For Japan’s Prime Minister Abe, Olympic delay may be no sweat
In 2016, Japan’s Prime Minister Shinzo Abe broke with his staid public image to pop up in Rio dressed as Super Mario for the official handover of the Olympic Games to Tokyo.
The stunt reflected his commitment to an event that was supposed to be the crowning glory of his tenure.
But analysts say the historic delay of the Games over the coronavirus may not be all bad news for Abe.
If the country’s longest-serving premier can see off the twin threats of a larger-scale outbreak of the virus in Japan and a major economic crisis caused by the pandemic, he could even end up extending his tenure, due to expire in September 2021, experts say.
Abe has bet heavily on Japan hosting the Games, casting them as a chance to showcase recovery after the 2011 earthquake, tsunami and Fukushima nuclear disaster, and delaying them would once have been seen as an “unthinkable political defeat”, said Tobias Harris, senior vice president at consultancy Teneo.
But the rapidly expanding coronavirus epidemic has changed the political calculus, making holding the Games a greater risk than putting it off for now, he said.
The delay “removes a significant source of uncertainty for the administration and could give a bump to Prime Minister Shinzo Abe’s approval ratings, since large majorities support delaying the games,” Harris said.
Japan has so far been something of an outlier in the pandemic, recording around 1,300 cases and 45 deaths, far fewer than in many countries around the world.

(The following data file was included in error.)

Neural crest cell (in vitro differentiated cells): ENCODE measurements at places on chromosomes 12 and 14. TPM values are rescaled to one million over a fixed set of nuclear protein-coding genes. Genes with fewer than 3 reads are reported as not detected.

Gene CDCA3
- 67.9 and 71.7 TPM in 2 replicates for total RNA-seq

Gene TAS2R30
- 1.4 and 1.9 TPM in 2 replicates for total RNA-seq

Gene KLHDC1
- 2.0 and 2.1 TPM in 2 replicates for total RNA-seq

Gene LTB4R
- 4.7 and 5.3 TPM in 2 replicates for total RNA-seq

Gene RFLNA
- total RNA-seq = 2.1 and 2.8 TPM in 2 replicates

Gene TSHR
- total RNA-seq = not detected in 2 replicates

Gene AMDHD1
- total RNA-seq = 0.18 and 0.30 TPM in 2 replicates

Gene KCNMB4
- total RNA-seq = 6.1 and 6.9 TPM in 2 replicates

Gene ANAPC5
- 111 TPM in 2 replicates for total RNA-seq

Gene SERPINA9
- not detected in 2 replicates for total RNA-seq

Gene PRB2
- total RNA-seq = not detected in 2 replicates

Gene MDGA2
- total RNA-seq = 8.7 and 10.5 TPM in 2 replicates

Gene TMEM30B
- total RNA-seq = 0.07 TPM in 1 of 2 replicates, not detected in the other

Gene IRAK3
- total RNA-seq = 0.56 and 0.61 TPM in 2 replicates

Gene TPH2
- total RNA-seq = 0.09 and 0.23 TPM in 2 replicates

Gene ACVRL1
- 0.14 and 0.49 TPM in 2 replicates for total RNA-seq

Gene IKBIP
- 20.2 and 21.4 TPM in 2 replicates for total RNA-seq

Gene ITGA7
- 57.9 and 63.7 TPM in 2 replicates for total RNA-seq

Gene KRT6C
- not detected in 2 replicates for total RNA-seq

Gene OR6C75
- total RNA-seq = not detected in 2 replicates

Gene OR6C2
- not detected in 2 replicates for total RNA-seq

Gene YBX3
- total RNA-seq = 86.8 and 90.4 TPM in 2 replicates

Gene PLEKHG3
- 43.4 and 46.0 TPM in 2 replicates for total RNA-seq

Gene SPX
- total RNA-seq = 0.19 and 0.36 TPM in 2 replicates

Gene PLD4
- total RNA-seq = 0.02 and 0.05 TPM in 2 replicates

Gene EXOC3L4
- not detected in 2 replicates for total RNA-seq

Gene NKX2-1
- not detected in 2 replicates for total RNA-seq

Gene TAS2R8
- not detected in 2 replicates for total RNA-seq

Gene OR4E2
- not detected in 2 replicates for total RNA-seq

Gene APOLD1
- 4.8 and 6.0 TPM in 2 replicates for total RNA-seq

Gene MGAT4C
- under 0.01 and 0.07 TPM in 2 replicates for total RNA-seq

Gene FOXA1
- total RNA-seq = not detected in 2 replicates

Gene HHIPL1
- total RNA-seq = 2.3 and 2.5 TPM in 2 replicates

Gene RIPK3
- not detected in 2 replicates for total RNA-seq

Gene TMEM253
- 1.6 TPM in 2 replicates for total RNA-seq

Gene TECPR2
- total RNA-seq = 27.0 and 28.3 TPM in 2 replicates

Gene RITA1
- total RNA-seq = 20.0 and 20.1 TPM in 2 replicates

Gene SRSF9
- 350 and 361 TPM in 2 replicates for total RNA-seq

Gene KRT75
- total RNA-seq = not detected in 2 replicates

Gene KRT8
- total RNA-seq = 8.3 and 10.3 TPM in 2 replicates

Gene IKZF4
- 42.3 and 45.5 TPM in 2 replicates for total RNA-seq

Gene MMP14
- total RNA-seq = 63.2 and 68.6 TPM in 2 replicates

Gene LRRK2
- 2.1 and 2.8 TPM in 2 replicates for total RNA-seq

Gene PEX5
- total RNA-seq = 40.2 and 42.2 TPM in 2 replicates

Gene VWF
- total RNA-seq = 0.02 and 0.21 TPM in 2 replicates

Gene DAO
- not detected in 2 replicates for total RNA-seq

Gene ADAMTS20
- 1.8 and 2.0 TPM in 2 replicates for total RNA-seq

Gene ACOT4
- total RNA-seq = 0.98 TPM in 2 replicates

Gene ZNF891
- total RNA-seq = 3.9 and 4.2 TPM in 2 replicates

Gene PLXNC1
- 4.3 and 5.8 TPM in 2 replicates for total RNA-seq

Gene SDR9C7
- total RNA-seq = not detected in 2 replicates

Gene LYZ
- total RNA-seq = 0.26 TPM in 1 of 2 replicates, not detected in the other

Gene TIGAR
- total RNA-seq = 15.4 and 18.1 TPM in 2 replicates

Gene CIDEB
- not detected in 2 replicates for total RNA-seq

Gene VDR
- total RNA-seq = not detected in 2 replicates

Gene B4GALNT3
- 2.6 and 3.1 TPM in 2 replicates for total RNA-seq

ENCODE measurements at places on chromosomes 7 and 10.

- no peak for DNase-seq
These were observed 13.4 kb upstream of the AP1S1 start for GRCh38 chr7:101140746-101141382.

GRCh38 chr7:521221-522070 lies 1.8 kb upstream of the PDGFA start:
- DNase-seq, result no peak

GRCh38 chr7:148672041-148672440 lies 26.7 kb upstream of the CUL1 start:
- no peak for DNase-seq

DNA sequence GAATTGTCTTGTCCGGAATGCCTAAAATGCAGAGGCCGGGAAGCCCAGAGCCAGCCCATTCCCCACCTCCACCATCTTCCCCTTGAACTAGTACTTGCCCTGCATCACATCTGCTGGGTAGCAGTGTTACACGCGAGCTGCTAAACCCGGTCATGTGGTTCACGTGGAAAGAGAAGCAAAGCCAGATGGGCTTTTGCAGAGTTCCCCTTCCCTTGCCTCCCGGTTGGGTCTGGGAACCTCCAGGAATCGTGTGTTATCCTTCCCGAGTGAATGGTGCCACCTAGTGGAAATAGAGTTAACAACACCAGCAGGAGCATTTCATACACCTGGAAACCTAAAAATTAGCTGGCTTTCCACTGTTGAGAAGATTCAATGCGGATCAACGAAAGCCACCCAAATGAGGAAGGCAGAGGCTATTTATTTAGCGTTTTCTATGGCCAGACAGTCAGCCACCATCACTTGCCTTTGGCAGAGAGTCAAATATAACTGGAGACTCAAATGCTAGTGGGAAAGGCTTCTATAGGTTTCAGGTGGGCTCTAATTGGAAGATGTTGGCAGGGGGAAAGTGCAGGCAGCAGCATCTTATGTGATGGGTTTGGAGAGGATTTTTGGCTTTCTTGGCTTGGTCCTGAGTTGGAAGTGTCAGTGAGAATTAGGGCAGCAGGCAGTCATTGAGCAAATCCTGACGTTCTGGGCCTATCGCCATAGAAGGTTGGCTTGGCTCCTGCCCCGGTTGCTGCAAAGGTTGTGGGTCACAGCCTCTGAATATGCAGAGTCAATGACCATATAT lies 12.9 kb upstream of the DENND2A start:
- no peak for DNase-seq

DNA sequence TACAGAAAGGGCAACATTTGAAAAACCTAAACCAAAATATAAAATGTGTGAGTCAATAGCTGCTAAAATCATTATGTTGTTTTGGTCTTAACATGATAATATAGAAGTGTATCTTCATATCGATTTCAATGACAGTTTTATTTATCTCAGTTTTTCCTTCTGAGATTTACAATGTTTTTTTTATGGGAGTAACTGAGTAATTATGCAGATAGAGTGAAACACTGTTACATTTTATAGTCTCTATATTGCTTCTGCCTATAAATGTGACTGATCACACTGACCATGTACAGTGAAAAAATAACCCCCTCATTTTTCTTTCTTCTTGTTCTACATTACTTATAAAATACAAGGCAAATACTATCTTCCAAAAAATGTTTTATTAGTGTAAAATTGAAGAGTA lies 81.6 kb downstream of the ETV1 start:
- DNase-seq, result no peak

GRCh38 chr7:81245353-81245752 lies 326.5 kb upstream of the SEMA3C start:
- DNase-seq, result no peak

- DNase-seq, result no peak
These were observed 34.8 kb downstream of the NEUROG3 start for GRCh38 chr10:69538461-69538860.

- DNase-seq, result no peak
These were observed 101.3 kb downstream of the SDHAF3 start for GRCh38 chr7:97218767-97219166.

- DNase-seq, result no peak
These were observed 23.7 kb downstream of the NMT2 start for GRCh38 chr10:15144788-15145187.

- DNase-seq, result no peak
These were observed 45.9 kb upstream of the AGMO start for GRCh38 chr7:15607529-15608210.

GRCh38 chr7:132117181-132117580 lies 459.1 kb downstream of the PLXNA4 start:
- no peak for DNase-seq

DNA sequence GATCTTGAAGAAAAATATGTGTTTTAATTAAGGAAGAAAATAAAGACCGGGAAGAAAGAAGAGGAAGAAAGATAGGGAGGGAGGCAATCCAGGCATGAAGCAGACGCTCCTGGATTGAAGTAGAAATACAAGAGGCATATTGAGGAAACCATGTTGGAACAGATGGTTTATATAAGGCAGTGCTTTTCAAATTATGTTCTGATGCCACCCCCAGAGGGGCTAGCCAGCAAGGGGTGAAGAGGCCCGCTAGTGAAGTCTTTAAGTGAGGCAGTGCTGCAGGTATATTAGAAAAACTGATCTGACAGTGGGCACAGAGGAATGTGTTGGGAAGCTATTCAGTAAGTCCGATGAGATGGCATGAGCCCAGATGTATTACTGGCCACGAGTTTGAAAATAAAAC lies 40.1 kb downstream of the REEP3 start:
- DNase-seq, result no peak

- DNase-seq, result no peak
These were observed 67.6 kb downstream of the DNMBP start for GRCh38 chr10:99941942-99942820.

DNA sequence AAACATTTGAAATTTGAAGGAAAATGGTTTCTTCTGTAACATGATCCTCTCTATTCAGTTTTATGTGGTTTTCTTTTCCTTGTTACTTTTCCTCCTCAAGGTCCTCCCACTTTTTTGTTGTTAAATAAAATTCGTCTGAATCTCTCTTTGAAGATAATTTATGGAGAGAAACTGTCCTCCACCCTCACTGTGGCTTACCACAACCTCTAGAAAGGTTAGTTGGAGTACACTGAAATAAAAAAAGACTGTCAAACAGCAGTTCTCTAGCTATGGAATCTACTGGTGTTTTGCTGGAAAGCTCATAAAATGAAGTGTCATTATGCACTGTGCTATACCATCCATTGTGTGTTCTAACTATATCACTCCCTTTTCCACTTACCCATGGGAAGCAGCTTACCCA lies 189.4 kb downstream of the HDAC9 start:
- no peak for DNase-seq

If the outbreak can be contained, Abe may find himself with enough support to continue his tenure past September 2021, said Tetsuro Kato, professor emeritus of Hitotsubashi University in Tokyo.
“It’s possible that members of his Liberal Democratic Party argue for a further extension of his term,” Kato said.
- Economic pressure -
Abe’s government enjoys stable public support, hovering around 50 percent in approval rating polls, and the prime minister has benefitted from a dearth of viable alternatives both within his ruling party and the fragmented opposition.
A series of corruption scandals, the stumbling economy and unpopular legislation have at no time seriously threatened his government.
“In this case, the pandemic could even shift the public’s attention” away from his administration’s shortcomings,” Kato said.